We still have a lot of work to do at the Tribunal. Last quarter, we wrote about our recruitment and onboarding activities. We now have more staff undertaking preliminary investigations and complaint resolution. We encourage trustees to continue engaging with us and with their open complaints, and to ensure they have the resources available to manage their internal and escalated complaints.

We hope you enjoy this edition of SCT Quarterly. If you have any feedback, suggestions or queries, please send them through to us at info@sct.gov.au.

Helen Davis, Chairperson

 

SCT by the numbers Q1 2019

At 31 March 2019, we had 1,585 open complaints. We are working to resolve them throughout 2019 and 2020.

In Q1 2019, we resolved 354 complaints, a decrease of 23.0% on Q4 2018. This decrease was due to the ongoing onboarding of new starters, the introduction of new processes and related training, and a focus on preliminary investigations (including the issuing of s17 notices, which will continue throughout the second quarter).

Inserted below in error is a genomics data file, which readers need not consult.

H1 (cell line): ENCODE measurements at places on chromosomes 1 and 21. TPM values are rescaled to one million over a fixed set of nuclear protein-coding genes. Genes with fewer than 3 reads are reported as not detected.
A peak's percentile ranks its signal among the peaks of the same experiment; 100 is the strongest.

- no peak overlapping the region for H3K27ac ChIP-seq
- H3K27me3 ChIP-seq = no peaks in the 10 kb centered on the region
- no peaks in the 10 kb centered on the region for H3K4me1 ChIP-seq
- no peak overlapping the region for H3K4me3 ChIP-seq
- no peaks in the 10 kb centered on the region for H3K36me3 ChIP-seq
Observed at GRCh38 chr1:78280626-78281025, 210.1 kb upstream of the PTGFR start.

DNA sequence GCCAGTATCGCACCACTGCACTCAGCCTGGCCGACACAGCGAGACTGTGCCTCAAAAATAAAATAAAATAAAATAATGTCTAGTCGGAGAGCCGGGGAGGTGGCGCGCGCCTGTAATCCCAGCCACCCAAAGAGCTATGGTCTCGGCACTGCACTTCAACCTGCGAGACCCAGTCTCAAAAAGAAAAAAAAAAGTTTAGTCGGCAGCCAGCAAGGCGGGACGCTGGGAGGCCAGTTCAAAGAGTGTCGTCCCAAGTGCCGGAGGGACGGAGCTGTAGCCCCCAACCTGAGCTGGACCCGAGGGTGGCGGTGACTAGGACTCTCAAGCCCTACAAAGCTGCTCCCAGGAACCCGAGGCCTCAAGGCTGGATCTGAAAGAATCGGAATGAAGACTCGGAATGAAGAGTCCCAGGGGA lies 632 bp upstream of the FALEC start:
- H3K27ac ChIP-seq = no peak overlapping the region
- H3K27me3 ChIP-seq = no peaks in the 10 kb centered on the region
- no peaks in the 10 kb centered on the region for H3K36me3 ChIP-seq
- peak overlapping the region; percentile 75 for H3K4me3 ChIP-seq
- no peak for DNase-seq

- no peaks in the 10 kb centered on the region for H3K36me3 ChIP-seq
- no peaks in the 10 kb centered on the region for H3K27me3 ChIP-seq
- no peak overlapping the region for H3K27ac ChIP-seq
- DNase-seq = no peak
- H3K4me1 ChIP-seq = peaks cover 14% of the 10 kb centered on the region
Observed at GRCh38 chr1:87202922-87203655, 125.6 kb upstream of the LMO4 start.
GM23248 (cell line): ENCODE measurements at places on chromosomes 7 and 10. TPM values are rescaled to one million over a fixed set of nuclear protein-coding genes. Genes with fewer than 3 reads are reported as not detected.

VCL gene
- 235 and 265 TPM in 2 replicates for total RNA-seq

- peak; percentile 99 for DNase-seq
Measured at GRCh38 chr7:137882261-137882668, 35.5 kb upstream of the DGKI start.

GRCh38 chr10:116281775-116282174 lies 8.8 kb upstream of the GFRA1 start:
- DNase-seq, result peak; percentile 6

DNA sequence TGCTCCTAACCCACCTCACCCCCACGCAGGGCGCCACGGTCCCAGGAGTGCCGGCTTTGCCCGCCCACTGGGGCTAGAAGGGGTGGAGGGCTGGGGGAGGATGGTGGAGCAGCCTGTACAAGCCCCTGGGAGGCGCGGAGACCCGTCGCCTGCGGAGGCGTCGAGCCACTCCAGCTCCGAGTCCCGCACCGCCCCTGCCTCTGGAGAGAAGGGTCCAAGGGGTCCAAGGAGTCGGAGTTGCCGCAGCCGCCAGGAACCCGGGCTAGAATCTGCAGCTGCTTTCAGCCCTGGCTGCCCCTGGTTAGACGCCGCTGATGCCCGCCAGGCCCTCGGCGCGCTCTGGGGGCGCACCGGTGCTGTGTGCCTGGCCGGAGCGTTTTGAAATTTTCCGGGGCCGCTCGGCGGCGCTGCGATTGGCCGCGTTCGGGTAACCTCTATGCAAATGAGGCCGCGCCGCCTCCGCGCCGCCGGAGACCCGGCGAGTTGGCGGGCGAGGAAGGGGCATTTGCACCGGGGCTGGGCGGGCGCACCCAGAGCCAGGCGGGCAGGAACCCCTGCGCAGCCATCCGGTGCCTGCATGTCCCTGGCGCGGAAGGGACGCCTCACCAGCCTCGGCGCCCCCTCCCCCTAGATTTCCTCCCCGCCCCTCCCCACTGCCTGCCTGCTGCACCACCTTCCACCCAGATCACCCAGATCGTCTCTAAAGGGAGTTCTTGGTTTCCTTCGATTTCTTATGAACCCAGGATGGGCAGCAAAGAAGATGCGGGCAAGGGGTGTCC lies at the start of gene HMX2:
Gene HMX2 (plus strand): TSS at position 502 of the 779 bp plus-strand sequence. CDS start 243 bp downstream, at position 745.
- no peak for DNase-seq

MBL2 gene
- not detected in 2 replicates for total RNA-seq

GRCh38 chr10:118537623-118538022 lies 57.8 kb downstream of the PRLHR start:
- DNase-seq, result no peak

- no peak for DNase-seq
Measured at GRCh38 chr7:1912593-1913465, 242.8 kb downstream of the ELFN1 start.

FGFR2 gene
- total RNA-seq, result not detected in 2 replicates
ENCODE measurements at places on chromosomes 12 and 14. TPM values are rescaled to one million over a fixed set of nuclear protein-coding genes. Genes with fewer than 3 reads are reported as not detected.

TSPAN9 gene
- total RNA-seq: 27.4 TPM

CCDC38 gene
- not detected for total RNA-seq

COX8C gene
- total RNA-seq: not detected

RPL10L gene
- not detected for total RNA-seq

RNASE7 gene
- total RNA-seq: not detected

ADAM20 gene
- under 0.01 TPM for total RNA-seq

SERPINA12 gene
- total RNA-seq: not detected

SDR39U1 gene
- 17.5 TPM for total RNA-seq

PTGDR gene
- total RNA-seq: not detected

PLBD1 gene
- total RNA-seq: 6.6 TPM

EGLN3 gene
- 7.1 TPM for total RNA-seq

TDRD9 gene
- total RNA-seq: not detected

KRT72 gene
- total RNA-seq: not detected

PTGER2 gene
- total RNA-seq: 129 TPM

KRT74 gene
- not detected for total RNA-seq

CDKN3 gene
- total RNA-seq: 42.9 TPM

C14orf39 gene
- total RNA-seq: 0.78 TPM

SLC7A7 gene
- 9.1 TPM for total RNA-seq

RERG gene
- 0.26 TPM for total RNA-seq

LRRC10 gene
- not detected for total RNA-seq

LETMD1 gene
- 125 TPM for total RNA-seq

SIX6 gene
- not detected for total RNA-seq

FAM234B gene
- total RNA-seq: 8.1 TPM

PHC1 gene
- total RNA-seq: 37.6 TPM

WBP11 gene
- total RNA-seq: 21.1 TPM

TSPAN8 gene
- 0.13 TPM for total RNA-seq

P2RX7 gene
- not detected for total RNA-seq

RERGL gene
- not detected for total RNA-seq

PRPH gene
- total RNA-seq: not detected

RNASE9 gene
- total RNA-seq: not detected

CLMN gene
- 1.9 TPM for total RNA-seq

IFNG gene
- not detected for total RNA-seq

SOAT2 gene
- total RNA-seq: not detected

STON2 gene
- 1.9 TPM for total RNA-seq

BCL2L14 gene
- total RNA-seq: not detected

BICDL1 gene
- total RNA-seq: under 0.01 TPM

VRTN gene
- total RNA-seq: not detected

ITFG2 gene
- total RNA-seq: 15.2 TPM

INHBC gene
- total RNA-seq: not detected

Types of complaints resolved Q1 2019 - top ten

Type of complaint Percentage
Death benefit distribution 30.8
Deduction of insurance premiums 12.7
Account balance 8.5
Fees and charges 6.5
TPD benefit - declined on medical evidence 4.0
TTD benefit - amount in dispute 4.0
TPD benefit - delay in making a decision 2.8
Death benefit - insurance cover in dispute 2.0
TPD benefit - amount in dispute 1.7
TTD benefit - delay in making a decision 1.7
Failure to provide information or provide a response 1.7